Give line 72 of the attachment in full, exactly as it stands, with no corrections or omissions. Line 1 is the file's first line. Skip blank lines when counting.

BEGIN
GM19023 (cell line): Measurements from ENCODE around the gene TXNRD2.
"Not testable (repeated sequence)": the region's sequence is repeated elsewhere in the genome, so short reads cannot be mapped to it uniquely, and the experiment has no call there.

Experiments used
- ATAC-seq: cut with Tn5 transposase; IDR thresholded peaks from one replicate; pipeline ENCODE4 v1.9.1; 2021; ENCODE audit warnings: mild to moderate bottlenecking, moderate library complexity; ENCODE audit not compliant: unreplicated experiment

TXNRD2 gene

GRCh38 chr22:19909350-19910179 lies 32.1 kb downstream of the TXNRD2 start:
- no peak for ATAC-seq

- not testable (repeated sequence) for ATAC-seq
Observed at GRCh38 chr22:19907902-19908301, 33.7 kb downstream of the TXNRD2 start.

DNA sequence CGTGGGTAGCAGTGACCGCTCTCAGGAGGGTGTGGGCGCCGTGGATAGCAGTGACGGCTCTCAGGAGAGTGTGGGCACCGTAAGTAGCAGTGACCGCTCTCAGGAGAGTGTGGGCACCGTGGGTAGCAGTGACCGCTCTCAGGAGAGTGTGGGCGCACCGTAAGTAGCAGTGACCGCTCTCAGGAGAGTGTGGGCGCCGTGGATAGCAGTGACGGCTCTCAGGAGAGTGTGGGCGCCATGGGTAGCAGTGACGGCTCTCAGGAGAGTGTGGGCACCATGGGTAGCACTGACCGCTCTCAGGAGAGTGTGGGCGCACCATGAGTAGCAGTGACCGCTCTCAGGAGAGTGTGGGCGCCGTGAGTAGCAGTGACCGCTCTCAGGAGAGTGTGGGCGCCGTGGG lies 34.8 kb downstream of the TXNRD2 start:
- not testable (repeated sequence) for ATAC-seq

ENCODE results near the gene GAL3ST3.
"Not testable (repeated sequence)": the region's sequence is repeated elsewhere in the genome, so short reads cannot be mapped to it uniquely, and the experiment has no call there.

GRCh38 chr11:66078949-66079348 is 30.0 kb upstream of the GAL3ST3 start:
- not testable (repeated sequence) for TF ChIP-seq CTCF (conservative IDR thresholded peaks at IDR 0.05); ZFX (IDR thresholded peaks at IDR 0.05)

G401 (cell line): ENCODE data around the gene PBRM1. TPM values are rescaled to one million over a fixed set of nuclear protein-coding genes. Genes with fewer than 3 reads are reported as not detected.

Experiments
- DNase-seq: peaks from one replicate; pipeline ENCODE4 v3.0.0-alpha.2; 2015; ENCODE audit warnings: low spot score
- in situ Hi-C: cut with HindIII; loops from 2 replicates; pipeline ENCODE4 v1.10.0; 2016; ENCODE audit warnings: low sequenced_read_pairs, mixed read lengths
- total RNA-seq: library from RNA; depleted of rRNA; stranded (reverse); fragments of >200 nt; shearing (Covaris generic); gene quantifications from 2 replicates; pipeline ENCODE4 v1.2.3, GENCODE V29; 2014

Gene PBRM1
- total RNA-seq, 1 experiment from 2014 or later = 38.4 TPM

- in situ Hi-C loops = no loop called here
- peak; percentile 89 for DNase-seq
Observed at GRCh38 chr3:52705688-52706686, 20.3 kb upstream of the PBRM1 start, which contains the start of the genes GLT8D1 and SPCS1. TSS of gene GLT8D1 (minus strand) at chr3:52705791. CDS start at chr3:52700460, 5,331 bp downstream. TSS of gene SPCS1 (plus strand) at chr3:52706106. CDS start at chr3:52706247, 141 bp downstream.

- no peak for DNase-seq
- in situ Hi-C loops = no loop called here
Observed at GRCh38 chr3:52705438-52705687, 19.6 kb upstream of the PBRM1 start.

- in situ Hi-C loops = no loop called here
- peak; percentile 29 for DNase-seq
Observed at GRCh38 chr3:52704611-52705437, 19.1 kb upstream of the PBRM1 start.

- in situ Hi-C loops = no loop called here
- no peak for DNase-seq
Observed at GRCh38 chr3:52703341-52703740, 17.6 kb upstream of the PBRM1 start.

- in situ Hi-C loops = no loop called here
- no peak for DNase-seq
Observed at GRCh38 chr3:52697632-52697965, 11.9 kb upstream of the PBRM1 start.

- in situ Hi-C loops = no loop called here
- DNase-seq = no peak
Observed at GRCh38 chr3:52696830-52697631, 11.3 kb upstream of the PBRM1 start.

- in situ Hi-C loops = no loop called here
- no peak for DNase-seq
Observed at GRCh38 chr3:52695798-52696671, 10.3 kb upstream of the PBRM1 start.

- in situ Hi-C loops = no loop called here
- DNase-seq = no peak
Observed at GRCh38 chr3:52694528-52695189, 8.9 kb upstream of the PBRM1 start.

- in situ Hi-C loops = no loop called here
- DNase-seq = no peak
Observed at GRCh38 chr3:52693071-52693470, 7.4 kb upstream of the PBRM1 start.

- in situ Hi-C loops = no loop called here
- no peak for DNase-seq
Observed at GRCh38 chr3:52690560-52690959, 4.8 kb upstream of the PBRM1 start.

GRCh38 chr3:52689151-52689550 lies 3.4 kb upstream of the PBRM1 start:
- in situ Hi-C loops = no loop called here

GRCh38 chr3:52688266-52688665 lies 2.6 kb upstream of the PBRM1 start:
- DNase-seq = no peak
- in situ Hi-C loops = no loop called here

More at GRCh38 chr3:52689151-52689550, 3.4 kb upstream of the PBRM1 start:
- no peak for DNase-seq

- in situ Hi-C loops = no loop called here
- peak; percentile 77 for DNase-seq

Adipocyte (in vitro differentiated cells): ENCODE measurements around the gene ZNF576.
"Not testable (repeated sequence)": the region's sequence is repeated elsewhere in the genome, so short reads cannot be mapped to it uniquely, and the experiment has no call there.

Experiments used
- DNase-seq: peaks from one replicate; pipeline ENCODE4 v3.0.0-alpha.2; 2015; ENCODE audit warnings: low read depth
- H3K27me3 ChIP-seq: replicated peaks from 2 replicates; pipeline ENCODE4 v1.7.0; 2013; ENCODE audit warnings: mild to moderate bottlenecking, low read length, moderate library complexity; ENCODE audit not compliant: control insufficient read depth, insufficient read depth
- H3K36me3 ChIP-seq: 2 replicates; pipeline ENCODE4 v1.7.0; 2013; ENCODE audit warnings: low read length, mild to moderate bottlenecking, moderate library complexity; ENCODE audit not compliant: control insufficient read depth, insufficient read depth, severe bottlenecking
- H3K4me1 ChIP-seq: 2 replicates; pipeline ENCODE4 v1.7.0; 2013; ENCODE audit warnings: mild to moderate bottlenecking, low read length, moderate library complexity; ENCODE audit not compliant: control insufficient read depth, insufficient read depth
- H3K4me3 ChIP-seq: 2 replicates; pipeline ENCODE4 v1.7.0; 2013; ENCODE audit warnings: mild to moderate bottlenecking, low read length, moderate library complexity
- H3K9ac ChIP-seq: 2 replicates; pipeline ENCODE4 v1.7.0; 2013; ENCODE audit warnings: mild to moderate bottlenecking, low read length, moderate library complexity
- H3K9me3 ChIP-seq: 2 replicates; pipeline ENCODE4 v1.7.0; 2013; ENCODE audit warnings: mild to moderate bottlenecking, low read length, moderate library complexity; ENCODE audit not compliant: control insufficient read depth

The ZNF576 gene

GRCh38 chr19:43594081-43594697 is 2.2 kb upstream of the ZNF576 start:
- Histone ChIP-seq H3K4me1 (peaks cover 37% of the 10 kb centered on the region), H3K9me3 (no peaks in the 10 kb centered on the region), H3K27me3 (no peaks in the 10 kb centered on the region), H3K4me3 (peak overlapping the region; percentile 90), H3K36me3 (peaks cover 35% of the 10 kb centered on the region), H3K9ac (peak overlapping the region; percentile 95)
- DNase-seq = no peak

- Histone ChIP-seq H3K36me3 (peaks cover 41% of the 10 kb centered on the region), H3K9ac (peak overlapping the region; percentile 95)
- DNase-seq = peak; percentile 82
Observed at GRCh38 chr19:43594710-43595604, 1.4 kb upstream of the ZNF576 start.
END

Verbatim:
The ZNF576 gene